At the same time, soundbars have broadened their appeal, morphing from TV-sound accessories into full-fledged audio systems with Bluetooth, HDMI switching, and in a growing number of cases, Wi-Fi multiroom audio. In the first half of 2015, Bluetooth and wireless-multiroom features were included in 77 percent and 4 percent, respectively, of units shipped in the U.S. in the first half of 2015, Future Source Consulting said.
Dealers at the show will find more soundbars with wireless multiroom audio and 4K-compatible HDMI switching along with some of the first models with HDMI 2.0 with HDCP 2.2 copy protection. At least one supplier will join Sony in offering such models.
Dealers will also find at least one more company joining Yamaha in offering a soundbar with Dolby Atmos object-based surround, though it won’t offer DTS-X as the Yamaha model does.
Also at the show, dealers will find at least two new soundbar suppliers, Riva and Zvox. The latter left the soundbar market in 2010 to focus on under-TV speakers.
Household penetration of soundbars, including under-TV speaker bases, exceeded 16 percent at the end of 2015, as consumers continued to desert home theater-in-a-box systems “in favor of this simpler solution,” said Future Source.
For its part, The NPD Group found retail-level dollar growth of 13 percent for the 12 months ending October 2015 to $885.6 million, down from the year-ago 34 percent gain.
Zvox’s $599 SB500 soundbar is due in the first quarter.
Traditional audio components: Segment sales, excluding soundbars, have begun to stabilize and could post slight growth in 2016. Audio suppliers hope to tap into the strongest niches with components that tap into the latest digital music sources or otherwise leverage new technology.
Traditional types of stereo products – including the first powered monitors from one company – will connect via USB to computers, and one company will add Bluetooth to a tube amp to deliver smartphone control. Updates to home theater audio products will come in the form of object-based surround compatibility, and at least two more wireless home theater systems will incorporate wireless WiSA technology to eliminate speaker cables.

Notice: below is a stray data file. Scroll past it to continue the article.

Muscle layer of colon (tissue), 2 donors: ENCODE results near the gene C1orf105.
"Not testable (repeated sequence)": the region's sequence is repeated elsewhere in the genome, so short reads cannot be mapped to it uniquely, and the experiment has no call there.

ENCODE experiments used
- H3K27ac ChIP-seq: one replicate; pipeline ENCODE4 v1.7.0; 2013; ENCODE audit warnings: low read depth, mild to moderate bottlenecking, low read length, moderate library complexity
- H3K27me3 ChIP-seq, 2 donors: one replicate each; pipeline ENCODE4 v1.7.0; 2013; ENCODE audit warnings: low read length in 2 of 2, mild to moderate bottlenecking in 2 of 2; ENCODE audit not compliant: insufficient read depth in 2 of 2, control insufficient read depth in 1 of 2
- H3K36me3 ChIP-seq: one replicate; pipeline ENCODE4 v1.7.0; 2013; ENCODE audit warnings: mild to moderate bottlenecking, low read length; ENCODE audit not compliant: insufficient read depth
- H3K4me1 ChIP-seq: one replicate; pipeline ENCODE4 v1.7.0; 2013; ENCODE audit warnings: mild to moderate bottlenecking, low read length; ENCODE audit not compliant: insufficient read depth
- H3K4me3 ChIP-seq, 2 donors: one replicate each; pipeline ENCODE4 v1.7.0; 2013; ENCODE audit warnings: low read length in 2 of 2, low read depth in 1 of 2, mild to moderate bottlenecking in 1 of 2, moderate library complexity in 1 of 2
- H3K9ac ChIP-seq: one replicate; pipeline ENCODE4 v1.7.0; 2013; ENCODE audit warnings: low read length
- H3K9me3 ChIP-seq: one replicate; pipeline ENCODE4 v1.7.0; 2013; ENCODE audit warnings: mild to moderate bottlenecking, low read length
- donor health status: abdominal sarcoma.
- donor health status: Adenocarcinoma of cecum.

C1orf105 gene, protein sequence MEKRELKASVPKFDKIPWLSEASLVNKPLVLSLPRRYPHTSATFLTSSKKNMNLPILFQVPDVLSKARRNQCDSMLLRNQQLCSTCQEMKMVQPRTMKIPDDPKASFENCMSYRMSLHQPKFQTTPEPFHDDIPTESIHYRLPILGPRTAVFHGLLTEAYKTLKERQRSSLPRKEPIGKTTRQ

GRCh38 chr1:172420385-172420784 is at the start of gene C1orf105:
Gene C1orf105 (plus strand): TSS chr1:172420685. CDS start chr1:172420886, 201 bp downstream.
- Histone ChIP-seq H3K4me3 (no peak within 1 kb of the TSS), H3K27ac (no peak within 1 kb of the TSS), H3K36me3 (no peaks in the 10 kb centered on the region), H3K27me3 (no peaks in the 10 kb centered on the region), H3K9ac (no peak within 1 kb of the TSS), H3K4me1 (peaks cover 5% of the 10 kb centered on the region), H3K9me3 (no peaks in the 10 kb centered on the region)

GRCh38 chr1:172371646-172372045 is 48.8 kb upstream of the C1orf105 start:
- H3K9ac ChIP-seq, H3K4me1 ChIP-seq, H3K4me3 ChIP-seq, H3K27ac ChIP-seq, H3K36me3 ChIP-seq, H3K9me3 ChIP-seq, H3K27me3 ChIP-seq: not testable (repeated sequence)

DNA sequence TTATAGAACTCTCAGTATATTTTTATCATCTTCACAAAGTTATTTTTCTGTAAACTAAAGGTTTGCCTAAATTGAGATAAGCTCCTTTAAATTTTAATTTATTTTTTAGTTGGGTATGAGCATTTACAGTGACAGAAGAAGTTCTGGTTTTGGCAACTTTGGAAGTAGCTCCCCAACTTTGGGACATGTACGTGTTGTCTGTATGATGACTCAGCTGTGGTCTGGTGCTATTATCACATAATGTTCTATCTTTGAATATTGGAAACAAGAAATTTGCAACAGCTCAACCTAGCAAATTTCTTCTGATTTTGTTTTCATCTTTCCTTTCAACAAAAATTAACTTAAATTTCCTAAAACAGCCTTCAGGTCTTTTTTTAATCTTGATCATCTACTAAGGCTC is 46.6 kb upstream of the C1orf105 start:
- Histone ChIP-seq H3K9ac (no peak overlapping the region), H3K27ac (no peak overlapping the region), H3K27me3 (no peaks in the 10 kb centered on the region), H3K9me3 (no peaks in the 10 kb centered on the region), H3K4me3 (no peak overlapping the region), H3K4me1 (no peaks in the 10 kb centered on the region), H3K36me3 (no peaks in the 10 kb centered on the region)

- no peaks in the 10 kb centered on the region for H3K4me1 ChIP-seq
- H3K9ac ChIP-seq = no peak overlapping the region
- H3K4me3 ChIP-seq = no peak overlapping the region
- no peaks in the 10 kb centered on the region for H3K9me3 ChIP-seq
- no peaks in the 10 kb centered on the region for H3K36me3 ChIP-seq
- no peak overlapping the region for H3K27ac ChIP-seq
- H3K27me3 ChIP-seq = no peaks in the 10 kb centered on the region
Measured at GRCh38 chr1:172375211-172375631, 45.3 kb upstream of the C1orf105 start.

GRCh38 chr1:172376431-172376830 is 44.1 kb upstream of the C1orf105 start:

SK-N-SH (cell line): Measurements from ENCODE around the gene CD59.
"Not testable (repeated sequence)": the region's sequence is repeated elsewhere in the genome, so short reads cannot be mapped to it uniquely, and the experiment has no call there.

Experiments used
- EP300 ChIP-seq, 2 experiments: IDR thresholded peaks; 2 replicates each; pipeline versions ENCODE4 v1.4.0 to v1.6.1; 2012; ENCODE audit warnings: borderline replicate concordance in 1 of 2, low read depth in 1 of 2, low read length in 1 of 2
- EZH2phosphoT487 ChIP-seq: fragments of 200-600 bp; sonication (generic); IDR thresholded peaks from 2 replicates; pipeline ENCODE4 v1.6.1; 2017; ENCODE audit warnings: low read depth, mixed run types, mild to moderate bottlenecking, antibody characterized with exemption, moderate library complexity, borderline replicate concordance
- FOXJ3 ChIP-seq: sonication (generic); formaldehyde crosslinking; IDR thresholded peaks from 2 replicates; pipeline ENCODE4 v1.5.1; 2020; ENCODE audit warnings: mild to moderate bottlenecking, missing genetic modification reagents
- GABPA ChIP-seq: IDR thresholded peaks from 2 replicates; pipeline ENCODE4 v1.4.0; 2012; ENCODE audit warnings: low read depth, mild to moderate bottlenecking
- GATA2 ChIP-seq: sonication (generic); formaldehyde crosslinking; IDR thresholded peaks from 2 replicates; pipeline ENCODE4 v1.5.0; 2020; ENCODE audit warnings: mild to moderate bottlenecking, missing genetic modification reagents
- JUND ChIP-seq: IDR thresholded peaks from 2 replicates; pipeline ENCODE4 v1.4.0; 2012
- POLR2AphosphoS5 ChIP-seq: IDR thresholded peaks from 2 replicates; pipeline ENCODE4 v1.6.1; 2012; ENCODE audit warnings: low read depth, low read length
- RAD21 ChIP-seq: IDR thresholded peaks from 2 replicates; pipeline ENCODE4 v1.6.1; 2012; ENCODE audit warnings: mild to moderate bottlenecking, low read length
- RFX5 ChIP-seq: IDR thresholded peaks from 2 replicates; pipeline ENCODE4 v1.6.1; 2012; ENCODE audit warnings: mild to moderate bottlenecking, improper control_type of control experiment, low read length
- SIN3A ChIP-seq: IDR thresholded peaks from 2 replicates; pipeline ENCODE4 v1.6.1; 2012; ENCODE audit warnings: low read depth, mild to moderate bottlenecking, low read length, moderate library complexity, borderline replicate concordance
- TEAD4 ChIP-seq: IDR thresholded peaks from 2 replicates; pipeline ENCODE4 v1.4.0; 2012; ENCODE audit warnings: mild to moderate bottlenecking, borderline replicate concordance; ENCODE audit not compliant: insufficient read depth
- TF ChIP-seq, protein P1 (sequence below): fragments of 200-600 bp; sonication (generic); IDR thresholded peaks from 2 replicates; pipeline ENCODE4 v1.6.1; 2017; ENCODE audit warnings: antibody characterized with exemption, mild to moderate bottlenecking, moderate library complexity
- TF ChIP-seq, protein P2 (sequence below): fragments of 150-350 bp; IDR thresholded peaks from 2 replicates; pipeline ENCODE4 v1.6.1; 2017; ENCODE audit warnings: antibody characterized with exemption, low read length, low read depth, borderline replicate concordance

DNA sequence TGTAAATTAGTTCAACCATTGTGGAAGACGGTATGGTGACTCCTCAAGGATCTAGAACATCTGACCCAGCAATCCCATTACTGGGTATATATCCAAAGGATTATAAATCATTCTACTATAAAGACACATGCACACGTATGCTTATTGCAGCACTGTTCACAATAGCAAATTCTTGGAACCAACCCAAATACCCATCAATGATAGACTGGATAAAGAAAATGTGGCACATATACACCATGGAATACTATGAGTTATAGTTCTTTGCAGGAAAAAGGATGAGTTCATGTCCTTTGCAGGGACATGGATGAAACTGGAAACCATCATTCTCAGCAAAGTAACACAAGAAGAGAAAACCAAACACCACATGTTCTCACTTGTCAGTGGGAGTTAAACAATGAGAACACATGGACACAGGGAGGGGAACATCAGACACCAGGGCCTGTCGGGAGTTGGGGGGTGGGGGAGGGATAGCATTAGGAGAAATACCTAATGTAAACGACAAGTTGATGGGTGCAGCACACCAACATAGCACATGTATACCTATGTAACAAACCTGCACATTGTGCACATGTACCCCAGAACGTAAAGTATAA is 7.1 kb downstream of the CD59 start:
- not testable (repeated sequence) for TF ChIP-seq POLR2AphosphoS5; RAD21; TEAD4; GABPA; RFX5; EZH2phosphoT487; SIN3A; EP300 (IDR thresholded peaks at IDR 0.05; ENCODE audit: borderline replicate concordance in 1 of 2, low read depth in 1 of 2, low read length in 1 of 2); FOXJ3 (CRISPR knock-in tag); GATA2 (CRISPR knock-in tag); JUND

Component-audio sales are beginning to turn around for a variety of reasons, suppliers say, including customer traffic generated by Ultra HD TVs and interest in object-based surround, which has begun appearing on a handful of Blu-ray discs and on Vudu video streams.
Wireless multiroom audio: The market is still relatively untapped despite years of growth, prompting more suppliers to enter the market and others to expand their selections despite slower growth.
At least four companies will enter the market, and many others will expand their selections.
The opportunity is there, Futuresource Consulting said. “Thirty-three percent [of consumers] want to be able to play the same music simultaneously throughout their home, yet only 8 percent of the wireless speaker market [including Bluetooth and Wi-Fi speakers] is currently multiroom.”
Because the market is dominated by Sonos, many suppliers at CES will try to differentiate themselves on sound quality or by adding the technology to audio components, not just to soundbars.
Though sales potential remains high, growth slowed in 2015, The NPD Group found. Sales of all networked speakers, including AirPlay and Sonos-like wireless-multiroom speakers, grew 11 percent in dollars to $275.4 million for the 12 months ending October 2015, down from the year-ago 70 percent dollar gain. Unit sales fell during that time by 9 percent to 1 million units compared to year-ago growth of 84 percent.
Multiroom audio “outside Sonos has not grown as fast as I expected,” NPD Group analyst Ben Arnold agreed. A key reason is customer confusion over the advantages of Wi-Fi versus Bluetooth. “There has not been as much consumer education as there needs to be,” he said.